First, how do they find unity in the guises of intention?
In this paper we address the interplay among intention, time, and belief in dynamic environments.
Wounds, whether caused by accidental injury or a surgical scalpel, heal in three ways: (1) primary intention (wound edges are brought together, as in a clean surgical wound), (2) secondary intention (the wound is left open and heals by epithelization), or (3) third intention, or delayed closure (the wound is identified as potentially infected, is left open until contamination is minimized, and is then closed).
Further problems attend the concurrent intention that is required.
An intention with which one is doing A is an intentional-action-in-progress that explains one’s doing it.
In particular, how does intentional action relate to prospective intention and intention-with-which?
Even if knowledge about our plan is mutual and open between us, my intention and your intention may still be purely individual.
The question is whether such accounts reveal the unity of intentional action, intention for the future, and intention-with-which.
In prospective intention, I intend not only to do A, but to do A intentionally, and the same point holds for the object of intention in action.
One source of concern about intention as efficient cause is that intention need not precede intentional action, while causes must precede their effects.
A deeper problem for the teleological approach is how to complete this construction with an account of prospective intention in terms of intention-with-which.
Nor does she regard intention for the future as needing further explanation once intentional action and intention-with-which have been understood (Anscombe 1963, pp. 90–4).
Expressing an intention or volition is not the same as (self-)ascribing an intention or volition, nor are such expressions descriptions of intentions or predictions of action.
The intention to produce a belief or other attitude by means (at least in part) of recognition of this very intention, has come to be called a reflexive communicative intention.
Pressures of this kind push us towards the second approach, now orthodox in action theory, which aims to explain both intentional action and intention-with-which in terms of intention as a mental state.
Davidson 1978, Harman 1976, Bratman 1986), some work on intention influenced by Anscombe and Wittgenstein (such as Wilson 1989 and Thompson 2008) understands intention fundamentally in terms of intentional action (see the entry on intention for discussion).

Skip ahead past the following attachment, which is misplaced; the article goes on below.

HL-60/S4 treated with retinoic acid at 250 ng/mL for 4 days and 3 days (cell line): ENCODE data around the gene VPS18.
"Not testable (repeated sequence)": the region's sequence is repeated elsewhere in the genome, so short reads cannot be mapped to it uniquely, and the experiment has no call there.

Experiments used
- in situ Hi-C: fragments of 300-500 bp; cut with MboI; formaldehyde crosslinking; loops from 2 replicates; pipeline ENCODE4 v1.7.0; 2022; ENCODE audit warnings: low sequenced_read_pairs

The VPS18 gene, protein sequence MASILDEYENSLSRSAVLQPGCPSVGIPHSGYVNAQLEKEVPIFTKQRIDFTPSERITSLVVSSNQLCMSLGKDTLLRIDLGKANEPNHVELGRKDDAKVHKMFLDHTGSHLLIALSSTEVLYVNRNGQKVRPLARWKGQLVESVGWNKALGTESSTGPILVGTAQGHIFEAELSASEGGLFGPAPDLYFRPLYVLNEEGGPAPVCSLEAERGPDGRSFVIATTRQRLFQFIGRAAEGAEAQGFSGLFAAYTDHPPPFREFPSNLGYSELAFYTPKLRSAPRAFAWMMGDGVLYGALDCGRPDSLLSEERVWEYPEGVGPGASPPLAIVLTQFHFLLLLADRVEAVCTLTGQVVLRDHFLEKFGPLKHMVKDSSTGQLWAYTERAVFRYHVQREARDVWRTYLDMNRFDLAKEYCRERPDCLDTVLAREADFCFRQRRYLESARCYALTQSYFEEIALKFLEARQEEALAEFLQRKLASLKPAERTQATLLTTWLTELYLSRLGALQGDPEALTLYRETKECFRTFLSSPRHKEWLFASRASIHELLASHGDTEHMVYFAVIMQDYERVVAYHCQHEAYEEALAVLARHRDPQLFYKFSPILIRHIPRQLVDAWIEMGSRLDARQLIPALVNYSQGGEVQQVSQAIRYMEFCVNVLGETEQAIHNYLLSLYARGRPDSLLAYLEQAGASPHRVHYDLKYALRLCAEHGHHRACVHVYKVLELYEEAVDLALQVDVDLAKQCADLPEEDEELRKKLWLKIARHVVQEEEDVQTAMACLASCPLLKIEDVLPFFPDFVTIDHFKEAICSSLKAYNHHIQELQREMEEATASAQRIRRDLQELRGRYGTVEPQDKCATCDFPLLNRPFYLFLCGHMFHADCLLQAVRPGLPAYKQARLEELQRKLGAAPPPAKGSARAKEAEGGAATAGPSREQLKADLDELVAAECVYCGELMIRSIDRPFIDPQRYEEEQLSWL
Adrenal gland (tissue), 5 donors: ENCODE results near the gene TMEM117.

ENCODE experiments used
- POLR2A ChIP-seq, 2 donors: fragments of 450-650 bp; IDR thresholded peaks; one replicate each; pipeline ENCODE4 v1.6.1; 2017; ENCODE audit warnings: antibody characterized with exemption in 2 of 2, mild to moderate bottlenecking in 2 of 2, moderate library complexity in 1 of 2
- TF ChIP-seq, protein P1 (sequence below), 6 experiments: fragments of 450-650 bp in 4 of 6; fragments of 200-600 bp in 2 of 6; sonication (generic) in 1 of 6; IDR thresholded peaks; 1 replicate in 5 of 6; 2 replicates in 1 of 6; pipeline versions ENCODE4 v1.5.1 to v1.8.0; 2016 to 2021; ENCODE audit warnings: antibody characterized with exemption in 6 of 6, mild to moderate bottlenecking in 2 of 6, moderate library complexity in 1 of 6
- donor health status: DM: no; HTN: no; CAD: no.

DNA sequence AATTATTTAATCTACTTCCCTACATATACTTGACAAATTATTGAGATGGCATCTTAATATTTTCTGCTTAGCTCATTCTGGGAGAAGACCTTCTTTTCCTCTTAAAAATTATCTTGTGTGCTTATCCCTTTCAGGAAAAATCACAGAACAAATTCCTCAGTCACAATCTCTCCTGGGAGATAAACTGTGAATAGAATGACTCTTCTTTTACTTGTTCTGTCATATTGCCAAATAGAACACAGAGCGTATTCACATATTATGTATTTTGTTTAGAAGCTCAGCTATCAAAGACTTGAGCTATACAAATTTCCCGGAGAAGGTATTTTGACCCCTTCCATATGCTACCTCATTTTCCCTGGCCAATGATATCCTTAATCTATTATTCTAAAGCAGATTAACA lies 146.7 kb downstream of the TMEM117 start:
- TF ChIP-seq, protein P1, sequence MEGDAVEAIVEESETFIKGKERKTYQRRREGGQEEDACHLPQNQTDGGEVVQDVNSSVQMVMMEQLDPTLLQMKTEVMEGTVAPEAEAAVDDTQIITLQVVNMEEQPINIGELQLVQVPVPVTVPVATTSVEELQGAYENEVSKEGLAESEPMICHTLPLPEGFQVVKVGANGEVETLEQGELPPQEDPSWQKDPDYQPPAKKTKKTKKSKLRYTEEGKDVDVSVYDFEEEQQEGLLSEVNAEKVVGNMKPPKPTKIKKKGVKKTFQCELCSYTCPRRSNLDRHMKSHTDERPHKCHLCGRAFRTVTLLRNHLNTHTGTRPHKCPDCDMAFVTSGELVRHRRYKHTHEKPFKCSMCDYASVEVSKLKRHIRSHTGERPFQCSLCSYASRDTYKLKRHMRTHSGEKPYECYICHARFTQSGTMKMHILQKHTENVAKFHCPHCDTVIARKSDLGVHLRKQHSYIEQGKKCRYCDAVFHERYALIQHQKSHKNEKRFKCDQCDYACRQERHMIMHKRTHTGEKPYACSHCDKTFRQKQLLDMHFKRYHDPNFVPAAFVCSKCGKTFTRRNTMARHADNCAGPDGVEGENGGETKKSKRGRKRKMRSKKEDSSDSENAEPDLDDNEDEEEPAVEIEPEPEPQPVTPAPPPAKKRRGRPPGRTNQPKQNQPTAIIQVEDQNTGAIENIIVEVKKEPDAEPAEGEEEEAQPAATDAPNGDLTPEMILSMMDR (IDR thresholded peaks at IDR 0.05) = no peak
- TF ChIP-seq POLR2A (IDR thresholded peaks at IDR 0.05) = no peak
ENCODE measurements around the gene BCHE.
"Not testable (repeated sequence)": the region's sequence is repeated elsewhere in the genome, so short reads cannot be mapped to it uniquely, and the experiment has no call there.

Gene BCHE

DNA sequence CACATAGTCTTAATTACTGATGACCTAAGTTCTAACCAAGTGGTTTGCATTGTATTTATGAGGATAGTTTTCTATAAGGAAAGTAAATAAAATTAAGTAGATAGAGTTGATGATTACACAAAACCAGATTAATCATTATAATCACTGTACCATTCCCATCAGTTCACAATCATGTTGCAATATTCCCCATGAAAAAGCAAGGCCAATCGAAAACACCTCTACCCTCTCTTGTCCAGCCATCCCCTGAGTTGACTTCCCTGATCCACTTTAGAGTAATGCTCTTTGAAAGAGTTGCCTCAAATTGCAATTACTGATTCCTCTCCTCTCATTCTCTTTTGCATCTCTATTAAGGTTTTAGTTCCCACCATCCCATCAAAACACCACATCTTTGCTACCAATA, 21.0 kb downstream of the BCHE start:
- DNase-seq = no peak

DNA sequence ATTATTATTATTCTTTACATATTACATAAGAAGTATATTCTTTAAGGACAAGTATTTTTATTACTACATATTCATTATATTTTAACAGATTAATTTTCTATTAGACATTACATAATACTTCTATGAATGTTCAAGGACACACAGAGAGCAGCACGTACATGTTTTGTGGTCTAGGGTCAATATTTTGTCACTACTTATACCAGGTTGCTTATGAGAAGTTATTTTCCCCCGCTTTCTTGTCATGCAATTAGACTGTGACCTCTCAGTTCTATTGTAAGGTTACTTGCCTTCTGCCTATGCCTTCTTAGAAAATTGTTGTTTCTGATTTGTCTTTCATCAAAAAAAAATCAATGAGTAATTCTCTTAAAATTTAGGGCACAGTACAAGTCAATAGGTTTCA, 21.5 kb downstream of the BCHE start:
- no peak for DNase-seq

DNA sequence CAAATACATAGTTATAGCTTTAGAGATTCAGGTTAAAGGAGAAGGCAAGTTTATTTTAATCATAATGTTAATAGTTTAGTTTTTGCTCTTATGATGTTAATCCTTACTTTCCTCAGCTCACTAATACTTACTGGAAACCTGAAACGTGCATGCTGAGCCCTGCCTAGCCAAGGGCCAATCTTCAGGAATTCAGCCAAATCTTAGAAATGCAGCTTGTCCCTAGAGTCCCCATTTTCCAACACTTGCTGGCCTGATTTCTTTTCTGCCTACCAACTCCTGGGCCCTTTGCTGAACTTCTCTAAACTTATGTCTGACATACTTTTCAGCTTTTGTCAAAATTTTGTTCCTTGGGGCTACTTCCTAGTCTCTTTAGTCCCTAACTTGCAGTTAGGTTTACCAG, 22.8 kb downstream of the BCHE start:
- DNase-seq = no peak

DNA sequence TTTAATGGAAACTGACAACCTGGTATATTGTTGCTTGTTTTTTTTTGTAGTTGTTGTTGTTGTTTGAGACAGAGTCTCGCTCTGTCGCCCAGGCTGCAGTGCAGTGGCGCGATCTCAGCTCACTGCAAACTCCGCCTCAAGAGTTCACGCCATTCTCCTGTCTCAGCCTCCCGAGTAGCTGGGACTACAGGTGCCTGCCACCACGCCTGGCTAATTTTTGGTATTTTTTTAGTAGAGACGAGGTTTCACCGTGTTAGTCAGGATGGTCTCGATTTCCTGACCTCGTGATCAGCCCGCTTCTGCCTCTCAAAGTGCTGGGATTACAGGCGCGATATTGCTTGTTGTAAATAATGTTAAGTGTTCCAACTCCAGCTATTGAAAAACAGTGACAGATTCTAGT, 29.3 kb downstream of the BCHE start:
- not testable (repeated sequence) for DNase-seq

It is not that the mere presence of a mental state—intending of … that it …—constitutes acting with an intention, or acting intentionally, but that intention-with-which is a basic form of teleology, distinct from causation, out of which we can construct the unity of intention.
Their point is that if an intention I has as sub-intentions both the intention J and the intention that the hearer recognize I, this will yield an infinitely long sequence: the intention that: J and the hearer recognize the intention that: J and the hearer recognize the intention that: J and …).
Some of the discussion of the current literature on shared activity can be understood as a debate about the nature of this participatory intention and how instances of it in different individuals must be related to one another so that the individuals could be said to act together, and share an intention (presumably the intention expressed with the aforementioned we-locution).
Against the intention to deceive the addressee condition of L1 it has been objected that, even if an intention to deceive the addressee is required for lying, it is not necessary that it be an intention to deceive the addressee about the content of the untruthful statement; it may be an intention to deceive the addressee about the beliefs of the speaker abut the statement—specifically, the belief that the untruthful statement is true (Chisholm and Feehan 1977, 152; Williams 2002, 74; Reboul 1994, 294; Mahon 2008, 220; Tollefsen 2014, 24).
- an anticipated outcome that is intended or that guides your planned actions
- (usually plural) the goal with respect to a marriage proposal
Example: his intentions are entirely honorable
- an act of intending; a volition that you intend to carry out
Example: my intention changed once I saw her
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Against the intention to deceive the addressee condition of L1 it has been objected that even if an intention to deceive the addressee is required for lying it is not necessary that it be an intention to deceive the addressee about the content of the untruthful statement it may be an intention to deceive the addressee about the beliefs of the speaker abut the statement—specifically the belief that the untruthful statement is true Chisholm and Feehan 1977 152 Williams 2002 74 Reboul 1994 294 Mahon 2008 220 Tollefsen 2014 24